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AWI set for changes

Bob GarnantCountryman
Federal Agriculture Minister Bridget McKenzie.
Camera IconFederal Agriculture Minister Bridget McKenzie. Credit: Josh Fernandes

Australian Wool Innovation shareholders will be expecting a clear work in progress report from the wool body’s chairwoman Colette Garnsey on the pending Ernst & Young’s recommendations at tomorrow’s AWI annual meeting.

The 2018 E&Y review of AWI’s performance and governance, which was ordered by then-Federal agriculture minister David Littleproud, made 82 recommendations for change.

In a scathing letter, dated October 22, addressed to Ms Garnsey, Agriculture Minister Bridget McKenzie, pictured, said she expected AWI to provide levy payers with a time-table for how it intends to address any outstanding recommendations, including those that relate to constitutional change that were not being presented at the AGM. In the letter, Senator McKenzie said she expected the AWI board to demonstrate to its levy payers that the organisation was “serious about change, including cultural change”.

“AWI’s actions to date to implement the review have not met these expectations,” the letter said.

“I ask you (AWI) to provide me with a detailed written update on progress against each of the individual recommendations and their components.”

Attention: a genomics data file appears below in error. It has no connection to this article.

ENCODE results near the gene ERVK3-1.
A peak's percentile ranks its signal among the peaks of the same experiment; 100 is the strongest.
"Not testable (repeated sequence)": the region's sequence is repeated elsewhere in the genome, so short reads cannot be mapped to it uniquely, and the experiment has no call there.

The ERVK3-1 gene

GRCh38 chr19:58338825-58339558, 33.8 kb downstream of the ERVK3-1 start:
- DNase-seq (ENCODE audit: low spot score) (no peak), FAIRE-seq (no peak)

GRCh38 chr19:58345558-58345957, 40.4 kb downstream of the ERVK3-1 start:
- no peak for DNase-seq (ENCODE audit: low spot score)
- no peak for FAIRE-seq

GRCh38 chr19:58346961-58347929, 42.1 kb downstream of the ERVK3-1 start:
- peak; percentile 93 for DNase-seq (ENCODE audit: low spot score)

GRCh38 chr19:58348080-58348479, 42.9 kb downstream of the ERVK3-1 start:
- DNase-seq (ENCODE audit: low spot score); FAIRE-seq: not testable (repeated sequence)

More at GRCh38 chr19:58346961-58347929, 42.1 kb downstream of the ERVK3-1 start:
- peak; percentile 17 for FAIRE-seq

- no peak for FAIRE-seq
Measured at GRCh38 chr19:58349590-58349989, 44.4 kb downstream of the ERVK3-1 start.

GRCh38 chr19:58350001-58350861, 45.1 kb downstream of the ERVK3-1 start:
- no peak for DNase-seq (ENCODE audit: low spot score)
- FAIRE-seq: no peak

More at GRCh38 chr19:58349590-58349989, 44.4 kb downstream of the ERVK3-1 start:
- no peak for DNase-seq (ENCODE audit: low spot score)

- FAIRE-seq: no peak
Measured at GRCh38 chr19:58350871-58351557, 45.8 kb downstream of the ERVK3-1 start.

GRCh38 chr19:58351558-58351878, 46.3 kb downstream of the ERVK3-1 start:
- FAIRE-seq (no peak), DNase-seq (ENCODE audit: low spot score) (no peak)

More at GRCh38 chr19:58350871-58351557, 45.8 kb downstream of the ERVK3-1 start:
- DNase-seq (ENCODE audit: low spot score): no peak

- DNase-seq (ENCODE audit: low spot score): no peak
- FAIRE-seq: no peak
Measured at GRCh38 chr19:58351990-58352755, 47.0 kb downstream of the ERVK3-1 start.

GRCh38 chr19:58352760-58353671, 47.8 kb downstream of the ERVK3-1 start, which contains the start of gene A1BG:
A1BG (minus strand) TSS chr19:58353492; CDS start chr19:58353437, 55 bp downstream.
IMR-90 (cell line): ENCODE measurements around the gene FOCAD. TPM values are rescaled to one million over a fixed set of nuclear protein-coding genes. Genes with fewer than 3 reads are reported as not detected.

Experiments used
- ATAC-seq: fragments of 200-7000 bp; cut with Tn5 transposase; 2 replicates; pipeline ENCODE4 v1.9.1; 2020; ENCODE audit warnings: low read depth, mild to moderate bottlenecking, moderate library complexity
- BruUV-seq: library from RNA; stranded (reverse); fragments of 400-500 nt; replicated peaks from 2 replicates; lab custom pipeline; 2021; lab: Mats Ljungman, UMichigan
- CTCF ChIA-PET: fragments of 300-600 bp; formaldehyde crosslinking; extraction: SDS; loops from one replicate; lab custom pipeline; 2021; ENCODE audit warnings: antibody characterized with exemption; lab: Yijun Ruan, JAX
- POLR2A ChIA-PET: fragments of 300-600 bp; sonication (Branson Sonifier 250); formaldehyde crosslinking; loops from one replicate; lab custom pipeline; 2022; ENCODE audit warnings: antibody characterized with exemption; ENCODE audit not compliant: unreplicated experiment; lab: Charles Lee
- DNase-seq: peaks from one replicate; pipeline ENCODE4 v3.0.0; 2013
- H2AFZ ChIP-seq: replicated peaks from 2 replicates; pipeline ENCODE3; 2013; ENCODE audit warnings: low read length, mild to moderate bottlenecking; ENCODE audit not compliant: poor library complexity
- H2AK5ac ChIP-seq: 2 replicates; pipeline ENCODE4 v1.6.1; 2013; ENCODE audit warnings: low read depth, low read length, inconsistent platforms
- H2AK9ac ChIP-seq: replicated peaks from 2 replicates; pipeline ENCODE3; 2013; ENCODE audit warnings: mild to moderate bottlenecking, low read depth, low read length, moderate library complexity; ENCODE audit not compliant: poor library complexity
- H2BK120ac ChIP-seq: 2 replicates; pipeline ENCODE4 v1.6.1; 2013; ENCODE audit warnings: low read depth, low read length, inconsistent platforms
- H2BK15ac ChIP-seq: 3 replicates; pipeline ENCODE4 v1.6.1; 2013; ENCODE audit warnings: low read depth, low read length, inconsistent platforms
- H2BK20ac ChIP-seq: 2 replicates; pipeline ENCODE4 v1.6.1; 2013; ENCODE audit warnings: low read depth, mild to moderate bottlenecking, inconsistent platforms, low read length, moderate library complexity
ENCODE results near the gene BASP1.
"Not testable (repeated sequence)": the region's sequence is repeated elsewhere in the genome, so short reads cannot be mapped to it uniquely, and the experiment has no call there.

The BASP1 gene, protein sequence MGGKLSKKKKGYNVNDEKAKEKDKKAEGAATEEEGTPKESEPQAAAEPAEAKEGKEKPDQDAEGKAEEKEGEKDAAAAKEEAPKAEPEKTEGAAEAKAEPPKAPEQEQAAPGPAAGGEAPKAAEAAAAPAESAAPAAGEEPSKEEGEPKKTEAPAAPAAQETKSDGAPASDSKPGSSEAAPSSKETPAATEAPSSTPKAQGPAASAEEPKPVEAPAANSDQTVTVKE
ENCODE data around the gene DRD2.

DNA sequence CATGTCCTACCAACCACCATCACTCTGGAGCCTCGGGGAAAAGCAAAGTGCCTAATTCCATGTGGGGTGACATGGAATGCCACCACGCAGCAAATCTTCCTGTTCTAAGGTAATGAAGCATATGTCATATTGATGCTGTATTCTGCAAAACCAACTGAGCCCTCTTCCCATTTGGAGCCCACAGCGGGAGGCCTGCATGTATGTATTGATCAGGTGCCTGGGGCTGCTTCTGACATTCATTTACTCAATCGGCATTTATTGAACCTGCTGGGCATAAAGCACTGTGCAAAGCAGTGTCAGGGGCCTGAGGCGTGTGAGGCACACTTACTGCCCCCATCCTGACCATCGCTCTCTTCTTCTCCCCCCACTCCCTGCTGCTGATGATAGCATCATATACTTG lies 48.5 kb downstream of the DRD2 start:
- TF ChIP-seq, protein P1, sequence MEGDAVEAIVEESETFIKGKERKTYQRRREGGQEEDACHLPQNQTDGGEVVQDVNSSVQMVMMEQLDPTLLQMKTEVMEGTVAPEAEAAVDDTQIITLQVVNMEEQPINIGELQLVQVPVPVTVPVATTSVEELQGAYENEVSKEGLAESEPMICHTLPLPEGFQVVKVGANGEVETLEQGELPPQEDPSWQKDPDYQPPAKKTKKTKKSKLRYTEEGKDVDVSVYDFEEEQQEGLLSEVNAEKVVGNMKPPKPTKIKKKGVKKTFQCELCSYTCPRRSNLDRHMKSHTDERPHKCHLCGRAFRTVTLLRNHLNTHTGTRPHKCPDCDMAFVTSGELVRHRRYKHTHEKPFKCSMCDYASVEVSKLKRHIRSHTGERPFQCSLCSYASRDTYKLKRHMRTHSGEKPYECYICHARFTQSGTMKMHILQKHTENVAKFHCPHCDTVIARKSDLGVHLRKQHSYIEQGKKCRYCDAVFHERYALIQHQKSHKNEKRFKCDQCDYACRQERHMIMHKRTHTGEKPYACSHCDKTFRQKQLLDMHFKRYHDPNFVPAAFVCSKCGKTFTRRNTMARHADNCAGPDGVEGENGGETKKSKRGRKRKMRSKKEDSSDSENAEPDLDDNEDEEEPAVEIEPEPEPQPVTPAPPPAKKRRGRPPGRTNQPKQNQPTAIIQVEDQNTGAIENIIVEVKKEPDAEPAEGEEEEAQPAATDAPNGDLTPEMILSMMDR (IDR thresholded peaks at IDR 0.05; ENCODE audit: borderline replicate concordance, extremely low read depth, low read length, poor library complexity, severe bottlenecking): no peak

Senator McKenzie also said she expected AWI to provide her with a response to her letter outlining a communication strategy for how it would provide a greater level of transparency and assurance to levy payers about its implementation of the review and its broader operations.

In what will be one of the most controversial AWI AGMs, where a minimum 10-year board tenure is on the constitutional change agenda, eight candidates are standing for three positions, which will be determined by the meeting’s conclusion.

The candidates are Paul Cocking, Janelle Hocking Edwards, George Falk-iner, Noel Henderson, Philip Holmes, Michelle Humphries and current AWI directors Wal Merriman and David Webster.

Both Mr Merriman and Mr Webster, who have been on the board since 2004 and 2008 respect-ively, would be ineligible to stand if the proposed 10-year tenure, recommended by the E&Y review, was voted in.

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